Dryden Council Votes Not to Call for Senator Beyak to Resign

City of Dryden

DRYDEN – Dryden City Council voted down a motion to call for the resignation of Senator Lynn Beyak at their regular council meeting this week.

Senator Lynn BeyakThe Senator has been removed from the Senate over her repeated incidents of racism. Earlier this year the Senate moved to expel the Senator once again over her failure to honour the promises she had made to make amends for her actions.

Back on February 29, 2020, NetNewsLedger reported, when the Senate made their decision following an apology by Senator Beyak, “The Senator’s apology was not accepted by her fellow Senators and was not accepted by Nishnawbe Aski Grand Chief Alvin Fiddler, or by Grand Council Treaty #3 Chief Kavenaugh. On Thursday, in Thunder Bay, Fort William First Nation Chief Peter Collins also rejected her apology.

“Additionally, a group of councillors representing communities across Northern Ontario drafted a letter calling on the Senator to resign.”

There was a motion coming forward to the Dryden Council on the issue of Senator Beyak as well at that time. Now in a 5-2 decision, the Dryden Council has stepped back from calling for the Senator’s resignation.

Economic Impact of Decision?

The move, supporting Senator Beyak, by Dryden Council, has the potential to put a heavy economic cost on Dryden and on the community’s business community.

NAN Grand Chief Alvin Fiddler speaking at press conference
NAN Grand Chief Alvin Fiddler speaking at press conference

Nishnawbe Aski Grand Chief Alvin Fiddler took to Facebook, and stated, “It is becoming clear that the Dryden city council does not take Senator Beyak’s racist conduct seriously. I would encourage event organizers like tournaments to avoid Dryden as a host city in the future because if they condone racism, it’s not a safe place for our children”.

“Why would we keep supporting a town like this?”

The hotel and restaurant sector, as well as the transportation sector in Northwestern Ontario, have been heavily impacted by COVID-19.

Heading into the recovery stage, hockey tournaments, like the Little Bands which moved to Dryden from Sioux Lookout a few years ago, bring in a full week of prosperity to the community where they are hosting the event.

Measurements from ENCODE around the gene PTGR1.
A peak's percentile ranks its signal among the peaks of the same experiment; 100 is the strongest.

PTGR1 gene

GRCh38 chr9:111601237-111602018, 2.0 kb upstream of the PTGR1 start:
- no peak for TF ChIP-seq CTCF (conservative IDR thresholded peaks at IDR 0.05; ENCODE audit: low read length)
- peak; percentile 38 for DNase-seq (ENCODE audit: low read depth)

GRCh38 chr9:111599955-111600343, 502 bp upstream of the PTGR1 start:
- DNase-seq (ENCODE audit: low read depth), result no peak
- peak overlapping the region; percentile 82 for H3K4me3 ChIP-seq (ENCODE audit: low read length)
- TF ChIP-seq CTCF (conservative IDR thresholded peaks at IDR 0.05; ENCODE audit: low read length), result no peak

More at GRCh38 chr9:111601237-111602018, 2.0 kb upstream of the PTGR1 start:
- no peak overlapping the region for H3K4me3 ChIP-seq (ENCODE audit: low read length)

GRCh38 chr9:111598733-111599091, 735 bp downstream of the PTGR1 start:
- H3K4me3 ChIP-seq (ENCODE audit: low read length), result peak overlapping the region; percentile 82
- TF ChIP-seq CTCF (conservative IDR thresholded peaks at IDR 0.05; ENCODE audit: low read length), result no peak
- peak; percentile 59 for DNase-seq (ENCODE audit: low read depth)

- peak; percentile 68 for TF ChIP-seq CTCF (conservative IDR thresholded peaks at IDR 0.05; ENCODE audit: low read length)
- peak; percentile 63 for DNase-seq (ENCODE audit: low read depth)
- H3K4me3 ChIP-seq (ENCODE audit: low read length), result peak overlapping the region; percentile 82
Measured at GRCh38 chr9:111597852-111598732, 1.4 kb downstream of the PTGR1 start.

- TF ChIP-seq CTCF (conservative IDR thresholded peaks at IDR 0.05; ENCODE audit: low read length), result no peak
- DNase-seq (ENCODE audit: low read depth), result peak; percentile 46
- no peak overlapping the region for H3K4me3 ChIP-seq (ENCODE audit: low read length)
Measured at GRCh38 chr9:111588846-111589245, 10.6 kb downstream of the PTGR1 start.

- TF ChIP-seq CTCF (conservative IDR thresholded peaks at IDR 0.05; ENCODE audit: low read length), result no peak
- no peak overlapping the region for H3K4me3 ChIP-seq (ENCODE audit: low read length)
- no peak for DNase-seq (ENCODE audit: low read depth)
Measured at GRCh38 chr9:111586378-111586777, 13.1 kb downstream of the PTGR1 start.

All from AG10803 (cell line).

Little Bands Hockey Native Hockey Tournament is set to go in Dryden
Little Bands Hockey Native Hockey Tournament is set to go in Dryden

In 2019, the Little Bands Hockey Tournament moved to Dryden.

Tournament organizer Ziggy Beardy said at the time, “We also felt Dryden can accommodate our needs and the players and fan’s needs, in terms of accommodations, restaurants, shopping and other necessities. The last few years have seen 50-60 teams with over 1,000 players in 6 divisions play in this tournament”.

“This announcement also offers Dryden businesses and the entire community a great opportunity to be warm and inviting hosts for hundreds of young hockey players and their families,” Beardy added. “Besides the great investment into the local economy, Dryden arena will be fully booked for the week-long tournament using both surfaces and we look forward to seeing the local residents and businesses enjoy the games and develop friendships with the First Nation peoples and neighbours that will be coming into your community”.

Each of the players comes to the tournament with chaperones and family. Many of the families take advantage of the Winter Ice Roads to travel to Dryden and stock up on vital groceries and supplies during their visit.

There has been no official word from Little Bands Hockey Tournament organizers on the 2021 tournament.

Coming off the impacts of the COVID-19 Pandemic, it is going to be very important for communities across Northwestern Ontario to be in the position to benefit from every economic opportunity possible.

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